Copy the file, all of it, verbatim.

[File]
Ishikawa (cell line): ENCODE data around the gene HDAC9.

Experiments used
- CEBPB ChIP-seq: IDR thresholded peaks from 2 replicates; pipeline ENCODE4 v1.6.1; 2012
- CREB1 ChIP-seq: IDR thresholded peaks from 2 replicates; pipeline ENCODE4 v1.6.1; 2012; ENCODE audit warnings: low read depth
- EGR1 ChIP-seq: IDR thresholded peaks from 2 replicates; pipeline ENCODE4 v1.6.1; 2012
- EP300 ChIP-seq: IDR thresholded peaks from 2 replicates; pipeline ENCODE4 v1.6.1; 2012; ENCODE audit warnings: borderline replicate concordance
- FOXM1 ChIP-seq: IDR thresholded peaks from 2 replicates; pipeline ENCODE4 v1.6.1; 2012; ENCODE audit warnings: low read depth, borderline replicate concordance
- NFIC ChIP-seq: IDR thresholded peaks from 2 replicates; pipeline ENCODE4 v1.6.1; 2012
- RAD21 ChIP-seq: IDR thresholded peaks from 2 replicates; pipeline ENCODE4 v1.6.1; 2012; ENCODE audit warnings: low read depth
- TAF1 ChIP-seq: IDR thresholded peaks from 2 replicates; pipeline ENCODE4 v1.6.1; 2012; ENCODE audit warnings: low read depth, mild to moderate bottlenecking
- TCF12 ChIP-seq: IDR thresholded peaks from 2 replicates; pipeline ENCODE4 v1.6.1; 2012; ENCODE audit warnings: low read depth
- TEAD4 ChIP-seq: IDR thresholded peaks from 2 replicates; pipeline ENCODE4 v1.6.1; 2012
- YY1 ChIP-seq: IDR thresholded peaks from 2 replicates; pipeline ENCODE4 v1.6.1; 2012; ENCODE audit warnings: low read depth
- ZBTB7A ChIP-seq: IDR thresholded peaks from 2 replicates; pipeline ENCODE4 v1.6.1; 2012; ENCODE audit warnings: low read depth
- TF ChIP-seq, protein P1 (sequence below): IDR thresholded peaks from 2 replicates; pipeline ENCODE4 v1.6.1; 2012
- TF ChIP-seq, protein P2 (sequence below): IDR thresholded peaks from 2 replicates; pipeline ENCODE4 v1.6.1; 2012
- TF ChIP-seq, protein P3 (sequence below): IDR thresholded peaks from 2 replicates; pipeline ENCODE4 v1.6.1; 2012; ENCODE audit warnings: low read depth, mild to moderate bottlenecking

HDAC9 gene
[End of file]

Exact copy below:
Ishikawa (cell line): ENCODE data around the gene HDAC9.

Experiments used
- CEBPB ChIP-seq: IDR thresholded peaks from 2 replicates; pipeline ENCODE4 v1.6.1; 2012
- CREB1 ChIP-seq: IDR thresholded peaks from 2 replicates; pipeline ENCODE4 v1.6.1; 2012; ENCODE audit warnings: low read depth
- EGR1 ChIP-seq: IDR thresholded peaks from 2 replicates; pipeline ENCODE4 v1.6.1; 2012
- EP300 ChIP-seq: IDR thresholded peaks from 2 replicates; pipeline ENCODE4 v1.6.1; 2012; ENCODE audit warnings: borderline replicate concordance
- FOXM1 ChIP-seq: IDR thresholded peaks from 2 replicates; pipeline ENCODE4 v1.6.1; 2012; ENCODE audit warnings: low read depth, borderline replicate concordance
- NFIC ChIP-seq: IDR thresholded peaks from 2 replicates; pipeline ENCODE4 v1.6.1; 2012
- RAD21 ChIP-seq: IDR thresholded peaks from 2 replicates; pipeline ENCODE4 v1.6.1; 2012; ENCODE audit warnings: low read depth
- TAF1 ChIP-seq: IDR thresholded peaks from 2 replicates; pipeline ENCODE4 v1.6.1; 2012; ENCODE audit warnings: low read depth, mild to moderate bottlenecking
- TCF12 ChIP-seq: IDR thresholded peaks from 2 replicates; pipeline ENCODE4 v1.6.1; 2012; ENCODE audit warnings: low read depth
- TEAD4 ChIP-seq: IDR thresholded peaks from 2 replicates; pipeline ENCODE4 v1.6.1; 2012
- YY1 ChIP-seq: IDR thresholded peaks from 2 replicates; pipeline ENCODE4 v1.6.1; 2012; ENCODE audit warnings: low read depth
- ZBTB7A ChIP-seq: IDR thresholded peaks from 2 replicates; pipeline ENCODE4 v1.6.1; 2012; ENCODE audit warnings: low read depth
- TF ChIP-seq, protein P1 (sequence below): IDR thresholded peaks from 2 replicates; pipeline ENCODE4 v1.6.1; 2012
- TF ChIP-seq, protein P2 (sequence below): IDR thresholded peaks from 2 replicates; pipeline ENCODE4 v1.6.1; 2012
- TF ChIP-seq, protein P3 (sequence below): IDR thresholded peaks from 2 replicates; pipeline ENCODE4 v1.6.1; 2012; ENCODE audit warnings: low read depth, mild to moderate bottlenecking

HDAC9 gene